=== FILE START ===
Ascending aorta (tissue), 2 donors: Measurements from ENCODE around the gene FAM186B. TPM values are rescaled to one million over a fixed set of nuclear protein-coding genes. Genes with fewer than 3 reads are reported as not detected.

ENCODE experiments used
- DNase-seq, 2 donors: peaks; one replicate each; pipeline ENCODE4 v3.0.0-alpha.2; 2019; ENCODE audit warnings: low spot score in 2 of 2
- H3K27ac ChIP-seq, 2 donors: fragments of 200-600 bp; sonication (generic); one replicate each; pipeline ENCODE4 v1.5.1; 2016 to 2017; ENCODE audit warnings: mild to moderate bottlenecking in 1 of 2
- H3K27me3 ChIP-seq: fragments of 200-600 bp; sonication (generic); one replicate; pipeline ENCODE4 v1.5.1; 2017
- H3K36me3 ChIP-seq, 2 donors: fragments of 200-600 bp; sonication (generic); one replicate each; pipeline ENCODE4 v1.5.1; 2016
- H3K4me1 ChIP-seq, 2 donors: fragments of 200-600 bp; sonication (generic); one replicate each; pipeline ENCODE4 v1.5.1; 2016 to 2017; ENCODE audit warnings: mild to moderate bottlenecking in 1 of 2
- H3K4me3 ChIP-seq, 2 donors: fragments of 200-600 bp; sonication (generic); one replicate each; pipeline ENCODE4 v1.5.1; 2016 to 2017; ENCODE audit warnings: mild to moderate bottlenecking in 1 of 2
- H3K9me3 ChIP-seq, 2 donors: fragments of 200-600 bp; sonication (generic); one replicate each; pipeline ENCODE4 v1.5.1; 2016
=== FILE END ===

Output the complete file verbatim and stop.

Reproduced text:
Ascending aorta (tissue), 2 donors: Measurements from ENCODE around the gene FAM186B. TPM values are rescaled to one million over a fixed set of nuclear protein-coding genes. Genes with fewer than 3 reads are reported as not detected.

ENCODE experiments used
- DNase-seq, 2 donors: peaks; one replicate each; pipeline ENCODE4 v3.0.0-alpha.2; 2019; ENCODE audit warnings: low spot score in 2 of 2
- H3K27ac ChIP-seq, 2 donors: fragments of 200-600 bp; sonication (generic); one replicate each; pipeline ENCODE4 v1.5.1; 2016 to 2017; ENCODE audit warnings: mild to moderate bottlenecking in 1 of 2
- H3K27me3 ChIP-seq: fragments of 200-600 bp; sonication (generic); one replicate; pipeline ENCODE4 v1.5.1; 2017
- H3K36me3 ChIP-seq, 2 donors: fragments of 200-600 bp; sonication (generic); one replicate each; pipeline ENCODE4 v1.5.1; 2016
- H3K4me1 ChIP-seq, 2 donors: fragments of 200-600 bp; sonication (generic); one replicate each; pipeline ENCODE4 v1.5.1; 2016 to 2017; ENCODE audit warnings: mild to moderate bottlenecking in 1 of 2
- H3K4me3 ChIP-seq, 2 donors: fragments of 200-600 bp; sonication (generic); one replicate each; pipeline ENCODE4 v1.5.1; 2016 to 2017; ENCODE audit warnings: mild to moderate bottlenecking in 1 of 2
- H3K9me3 ChIP-seq, 2 donors: fragments of 200-600 bp; sonication (generic); one replicate each; pipeline ENCODE4 v1.5.1; 2016